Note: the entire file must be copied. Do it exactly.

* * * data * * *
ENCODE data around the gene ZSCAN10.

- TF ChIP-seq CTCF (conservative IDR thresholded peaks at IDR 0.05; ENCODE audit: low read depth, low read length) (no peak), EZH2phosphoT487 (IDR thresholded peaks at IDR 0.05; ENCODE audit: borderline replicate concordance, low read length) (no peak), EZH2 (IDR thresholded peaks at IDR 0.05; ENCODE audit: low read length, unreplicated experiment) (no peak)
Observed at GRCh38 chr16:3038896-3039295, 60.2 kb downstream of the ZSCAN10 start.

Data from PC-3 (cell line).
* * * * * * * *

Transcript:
ENCODE data around the gene ZSCAN10.

- TF ChIP-seq CTCF (conservative IDR thresholded peaks at IDR 0.05; ENCODE audit: low read depth, low read length) (no peak), EZH2phosphoT487 (IDR thresholded peaks at IDR 0.05; ENCODE audit: borderline replicate concordance, low read length) (no peak), EZH2 (IDR thresholded peaks at IDR 0.05; ENCODE audit: low read length, unreplicated experiment) (no peak)
Observed at GRCh38 chr16:3038896-3039295, 60.2 kb downstream of the ZSCAN10 start.

Data from PC-3 (cell line).